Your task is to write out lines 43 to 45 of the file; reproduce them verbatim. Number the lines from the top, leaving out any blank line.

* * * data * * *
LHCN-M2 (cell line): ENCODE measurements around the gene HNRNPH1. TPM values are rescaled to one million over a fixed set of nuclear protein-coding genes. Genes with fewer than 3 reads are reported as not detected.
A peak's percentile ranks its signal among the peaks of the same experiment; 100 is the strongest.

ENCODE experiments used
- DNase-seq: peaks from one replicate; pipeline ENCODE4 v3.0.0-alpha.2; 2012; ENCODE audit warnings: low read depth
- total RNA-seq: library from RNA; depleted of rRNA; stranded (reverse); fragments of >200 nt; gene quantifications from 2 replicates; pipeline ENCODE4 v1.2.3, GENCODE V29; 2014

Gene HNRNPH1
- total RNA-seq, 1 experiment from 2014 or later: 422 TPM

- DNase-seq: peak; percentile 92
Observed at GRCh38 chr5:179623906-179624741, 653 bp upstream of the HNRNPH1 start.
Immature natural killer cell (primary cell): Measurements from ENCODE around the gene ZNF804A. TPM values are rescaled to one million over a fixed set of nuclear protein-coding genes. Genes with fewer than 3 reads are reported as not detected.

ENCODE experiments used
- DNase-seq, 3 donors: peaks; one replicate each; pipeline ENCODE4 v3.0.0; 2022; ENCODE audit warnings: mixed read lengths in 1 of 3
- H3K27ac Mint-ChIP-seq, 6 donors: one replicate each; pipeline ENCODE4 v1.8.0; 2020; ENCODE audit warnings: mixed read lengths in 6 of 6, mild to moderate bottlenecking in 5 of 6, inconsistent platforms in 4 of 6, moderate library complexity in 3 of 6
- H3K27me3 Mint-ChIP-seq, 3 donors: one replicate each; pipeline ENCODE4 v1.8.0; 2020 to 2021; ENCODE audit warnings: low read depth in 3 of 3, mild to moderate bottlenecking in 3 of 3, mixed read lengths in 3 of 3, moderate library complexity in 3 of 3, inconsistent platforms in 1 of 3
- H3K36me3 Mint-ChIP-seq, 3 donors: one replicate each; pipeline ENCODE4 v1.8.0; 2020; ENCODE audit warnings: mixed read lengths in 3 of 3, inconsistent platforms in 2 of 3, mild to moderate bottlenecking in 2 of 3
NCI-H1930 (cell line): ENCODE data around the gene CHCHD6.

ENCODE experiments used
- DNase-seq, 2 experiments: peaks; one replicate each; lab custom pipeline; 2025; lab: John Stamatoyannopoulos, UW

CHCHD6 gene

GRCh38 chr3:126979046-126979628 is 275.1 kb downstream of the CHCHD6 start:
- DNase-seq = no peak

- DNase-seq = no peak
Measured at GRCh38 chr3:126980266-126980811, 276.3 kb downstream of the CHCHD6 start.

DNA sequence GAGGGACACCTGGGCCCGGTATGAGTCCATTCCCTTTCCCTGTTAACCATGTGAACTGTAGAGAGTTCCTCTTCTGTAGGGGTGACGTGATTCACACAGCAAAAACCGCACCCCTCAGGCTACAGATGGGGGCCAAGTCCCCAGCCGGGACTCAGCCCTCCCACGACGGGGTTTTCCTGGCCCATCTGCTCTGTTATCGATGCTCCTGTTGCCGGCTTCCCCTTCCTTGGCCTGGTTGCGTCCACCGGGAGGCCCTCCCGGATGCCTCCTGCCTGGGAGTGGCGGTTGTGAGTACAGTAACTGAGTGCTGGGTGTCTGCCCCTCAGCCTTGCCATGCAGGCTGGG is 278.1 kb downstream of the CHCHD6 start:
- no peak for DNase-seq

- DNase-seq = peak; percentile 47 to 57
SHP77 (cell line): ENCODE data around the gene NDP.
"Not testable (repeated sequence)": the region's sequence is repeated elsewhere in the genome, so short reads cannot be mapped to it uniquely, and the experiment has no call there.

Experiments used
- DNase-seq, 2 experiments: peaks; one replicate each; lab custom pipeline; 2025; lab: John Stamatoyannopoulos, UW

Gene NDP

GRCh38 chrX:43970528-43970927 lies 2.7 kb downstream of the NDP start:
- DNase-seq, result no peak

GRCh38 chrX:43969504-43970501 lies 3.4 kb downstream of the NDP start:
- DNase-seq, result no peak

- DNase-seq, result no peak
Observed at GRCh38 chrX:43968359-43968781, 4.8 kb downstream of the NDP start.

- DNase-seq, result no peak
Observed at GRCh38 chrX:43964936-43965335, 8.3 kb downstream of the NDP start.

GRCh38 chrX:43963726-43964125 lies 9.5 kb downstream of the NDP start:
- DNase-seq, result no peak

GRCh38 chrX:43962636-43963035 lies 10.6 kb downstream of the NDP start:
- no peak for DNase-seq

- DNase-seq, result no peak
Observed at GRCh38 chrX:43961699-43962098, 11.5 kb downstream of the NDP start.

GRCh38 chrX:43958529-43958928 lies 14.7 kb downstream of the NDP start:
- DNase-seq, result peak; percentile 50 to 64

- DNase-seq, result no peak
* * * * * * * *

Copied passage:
- no peak for DNase-seq

- DNase-seq, result no peak
Observed at GRCh38 chrX:43961699-43962098, 11.5 kb downstream of the NDP start.